Adidas SolarGlide Sole Unit

Adidas is now in their prime years of their Boost foam technology. A large amount of their running shoes feature this cell-structured foam that’s comprised of TPU cells that feel like rubberized marshmallows.

This is pretty much the reason for the high price tag, as this foam is expensive to make but brings strong performance benefits.

Compared to standard EVA foam, Boost foam lasts longer, returns more energy, and stays springier when it gets cold.

This would be my third adidas shoe with Boost foam, and I can say it’s worth a $40 premium to get over regular foam.

As a note, you can look for other brands that use TPU foam, you’ll just have to find their special marketing term for it. The outsole of this shoe is a relatively thin single piece of rubber that’s just a few mm thick.

It resembles an evenly spaced grid of squares with exposed foam in between the patches of rubber, the iconic “web” look for most adidas shoes. This rubber is made by Continental, yes, the same group that makes car tires.

What you get with this rubber is high abrasion resistance with less material. Unfortunately, you also get pretty squeaky shoes when you walk on tile. Good thing to keep in mind if you plan on wearing these guys around as regular shoes.

I was originally suspicious of this thin amount of rubber on a shoe, but testing these and other adidas shoes out with the same layout showed me that adidas shoes easily last 100+ miles before starting to show signs of wear on the outsole.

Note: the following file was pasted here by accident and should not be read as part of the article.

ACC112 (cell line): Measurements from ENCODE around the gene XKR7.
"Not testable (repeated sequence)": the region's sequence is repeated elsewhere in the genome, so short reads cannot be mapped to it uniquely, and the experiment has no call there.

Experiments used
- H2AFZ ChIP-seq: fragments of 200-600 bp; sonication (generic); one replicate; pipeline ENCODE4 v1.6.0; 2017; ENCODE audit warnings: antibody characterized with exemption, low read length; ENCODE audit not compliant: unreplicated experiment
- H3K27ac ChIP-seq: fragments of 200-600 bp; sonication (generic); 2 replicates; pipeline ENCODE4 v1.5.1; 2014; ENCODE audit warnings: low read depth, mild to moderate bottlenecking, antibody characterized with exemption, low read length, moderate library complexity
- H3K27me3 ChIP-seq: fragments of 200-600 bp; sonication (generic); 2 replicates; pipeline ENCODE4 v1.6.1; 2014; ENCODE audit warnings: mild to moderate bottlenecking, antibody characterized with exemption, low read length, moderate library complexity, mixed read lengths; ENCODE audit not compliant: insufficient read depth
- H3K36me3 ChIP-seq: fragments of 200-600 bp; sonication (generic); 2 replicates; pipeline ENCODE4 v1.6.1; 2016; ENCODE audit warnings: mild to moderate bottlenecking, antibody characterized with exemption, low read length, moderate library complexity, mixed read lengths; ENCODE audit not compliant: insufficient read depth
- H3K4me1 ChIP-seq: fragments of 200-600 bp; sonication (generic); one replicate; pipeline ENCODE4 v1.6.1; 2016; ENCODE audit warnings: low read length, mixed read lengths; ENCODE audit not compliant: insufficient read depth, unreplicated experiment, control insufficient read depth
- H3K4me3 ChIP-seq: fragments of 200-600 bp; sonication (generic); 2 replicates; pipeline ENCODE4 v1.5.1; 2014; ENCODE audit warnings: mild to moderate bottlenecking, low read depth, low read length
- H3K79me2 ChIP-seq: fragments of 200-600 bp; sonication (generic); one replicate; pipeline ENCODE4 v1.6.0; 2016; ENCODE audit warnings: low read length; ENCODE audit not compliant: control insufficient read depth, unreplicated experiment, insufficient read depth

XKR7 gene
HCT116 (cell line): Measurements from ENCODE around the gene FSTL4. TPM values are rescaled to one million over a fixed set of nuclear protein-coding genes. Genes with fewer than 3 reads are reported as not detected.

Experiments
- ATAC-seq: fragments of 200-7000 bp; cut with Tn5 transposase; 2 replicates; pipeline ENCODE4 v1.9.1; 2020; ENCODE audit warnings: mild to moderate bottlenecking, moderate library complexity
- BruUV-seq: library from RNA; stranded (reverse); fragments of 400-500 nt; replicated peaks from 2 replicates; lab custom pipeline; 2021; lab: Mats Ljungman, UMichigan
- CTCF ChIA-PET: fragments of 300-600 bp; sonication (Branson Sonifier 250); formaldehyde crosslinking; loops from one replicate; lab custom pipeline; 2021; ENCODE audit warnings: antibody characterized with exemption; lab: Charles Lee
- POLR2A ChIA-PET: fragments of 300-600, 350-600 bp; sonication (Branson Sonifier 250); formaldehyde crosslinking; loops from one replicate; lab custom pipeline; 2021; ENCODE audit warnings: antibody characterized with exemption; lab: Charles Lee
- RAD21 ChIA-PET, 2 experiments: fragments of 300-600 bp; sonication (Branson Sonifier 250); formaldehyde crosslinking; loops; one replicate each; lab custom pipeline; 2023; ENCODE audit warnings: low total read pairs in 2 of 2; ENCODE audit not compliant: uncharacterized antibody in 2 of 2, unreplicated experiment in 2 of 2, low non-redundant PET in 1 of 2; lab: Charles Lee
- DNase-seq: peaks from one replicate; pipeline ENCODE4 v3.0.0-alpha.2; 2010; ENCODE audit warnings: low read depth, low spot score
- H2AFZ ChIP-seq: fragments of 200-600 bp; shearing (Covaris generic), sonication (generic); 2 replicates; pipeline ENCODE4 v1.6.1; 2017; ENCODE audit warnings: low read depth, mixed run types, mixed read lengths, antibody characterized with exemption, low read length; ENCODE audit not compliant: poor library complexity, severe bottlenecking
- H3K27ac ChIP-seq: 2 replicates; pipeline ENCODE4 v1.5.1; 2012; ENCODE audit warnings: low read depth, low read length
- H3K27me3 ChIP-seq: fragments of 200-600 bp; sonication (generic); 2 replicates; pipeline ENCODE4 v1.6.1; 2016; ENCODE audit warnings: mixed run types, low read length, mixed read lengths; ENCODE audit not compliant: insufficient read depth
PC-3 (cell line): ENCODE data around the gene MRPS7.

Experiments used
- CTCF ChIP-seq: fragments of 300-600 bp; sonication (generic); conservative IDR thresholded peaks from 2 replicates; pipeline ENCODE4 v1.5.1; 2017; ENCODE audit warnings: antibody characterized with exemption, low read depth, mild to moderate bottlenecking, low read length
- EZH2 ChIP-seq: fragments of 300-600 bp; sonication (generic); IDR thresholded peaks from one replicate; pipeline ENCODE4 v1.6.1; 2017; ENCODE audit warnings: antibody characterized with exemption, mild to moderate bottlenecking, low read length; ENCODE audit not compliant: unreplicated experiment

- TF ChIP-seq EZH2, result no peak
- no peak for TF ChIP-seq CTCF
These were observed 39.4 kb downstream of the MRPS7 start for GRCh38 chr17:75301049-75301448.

Traction is good for road, treadmill, track, and light trail use. Just don’t count on these shoes to save you if it’s a rainy day in the woods.

In terms of how these shoes feel when running, I’d say they’re like running on top of a firm bounce. The shoes absorb lots of shock, but return most of the energy in the process.

Adidas SolarGlide - Medial Side

Adidas SolarGlide – Medial Side

What keeps the shoe from flopping around with all this bouncy foam is a layer of additional stiffer foam around the lateral and medial sides of the outsole/midsole meeting point.

Also providing additional support is a plastic torsion element under the midsole of the shoe that extends upward against the medial side of the heel.

This plastic element resists twisting motions on the shoe, and increases the strength of the medial sidewall.

Adidas SolarGlide Upper Info

I think this one of the first upper designs on an adidas shoe with Boost foam that I actually like!

Most other adidas variations on their Boost platform stretch the adidas logo across thick plastic overlays around the middle of your foot.

Although this makes for a strong fit, it feels like your feet are wearing a belt.